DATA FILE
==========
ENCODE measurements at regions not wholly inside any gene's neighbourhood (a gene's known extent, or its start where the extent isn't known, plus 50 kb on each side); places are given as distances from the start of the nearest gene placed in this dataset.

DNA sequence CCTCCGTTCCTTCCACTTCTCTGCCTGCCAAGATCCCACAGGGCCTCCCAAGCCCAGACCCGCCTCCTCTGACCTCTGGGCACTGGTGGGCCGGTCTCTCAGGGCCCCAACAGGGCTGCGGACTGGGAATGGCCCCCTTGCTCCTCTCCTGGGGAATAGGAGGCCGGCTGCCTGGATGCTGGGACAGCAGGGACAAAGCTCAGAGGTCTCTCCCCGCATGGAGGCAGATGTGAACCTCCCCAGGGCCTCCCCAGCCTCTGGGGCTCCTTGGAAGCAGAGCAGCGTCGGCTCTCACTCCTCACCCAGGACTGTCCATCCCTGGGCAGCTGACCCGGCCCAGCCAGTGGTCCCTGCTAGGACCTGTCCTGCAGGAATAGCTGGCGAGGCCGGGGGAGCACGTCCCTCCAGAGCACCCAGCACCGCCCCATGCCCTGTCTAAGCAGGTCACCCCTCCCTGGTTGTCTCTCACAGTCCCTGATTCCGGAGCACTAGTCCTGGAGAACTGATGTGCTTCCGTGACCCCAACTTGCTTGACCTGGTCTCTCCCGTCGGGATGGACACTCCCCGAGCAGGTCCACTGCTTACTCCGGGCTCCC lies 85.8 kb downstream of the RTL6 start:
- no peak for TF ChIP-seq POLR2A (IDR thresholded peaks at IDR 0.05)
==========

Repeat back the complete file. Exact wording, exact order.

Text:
ENCODE measurements at regions not wholly inside any gene's neighbourhood (a gene's known extent, or its start where the extent isn't known, plus 50 kb on each side); places are given as distances from the start of the nearest gene placed in this dataset.

DNA sequence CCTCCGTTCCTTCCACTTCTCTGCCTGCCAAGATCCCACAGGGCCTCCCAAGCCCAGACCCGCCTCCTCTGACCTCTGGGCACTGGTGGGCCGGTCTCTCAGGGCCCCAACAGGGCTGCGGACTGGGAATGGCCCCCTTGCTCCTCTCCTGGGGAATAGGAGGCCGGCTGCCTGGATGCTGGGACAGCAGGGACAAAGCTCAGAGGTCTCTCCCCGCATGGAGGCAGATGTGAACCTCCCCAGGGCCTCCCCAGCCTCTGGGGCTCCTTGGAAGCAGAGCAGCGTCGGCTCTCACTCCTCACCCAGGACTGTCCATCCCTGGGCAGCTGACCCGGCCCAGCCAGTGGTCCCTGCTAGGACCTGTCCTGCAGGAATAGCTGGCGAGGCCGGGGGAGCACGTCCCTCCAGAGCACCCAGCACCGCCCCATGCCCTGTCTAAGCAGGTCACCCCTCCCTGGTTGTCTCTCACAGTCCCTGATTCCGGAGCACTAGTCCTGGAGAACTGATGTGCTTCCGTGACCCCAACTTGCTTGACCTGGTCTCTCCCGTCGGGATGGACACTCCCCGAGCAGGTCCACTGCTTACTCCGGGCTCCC lies 85.8 kb downstream of the RTL6 start:
- no peak for TF ChIP-seq POLR2A (IDR thresholded peaks at IDR 0.05)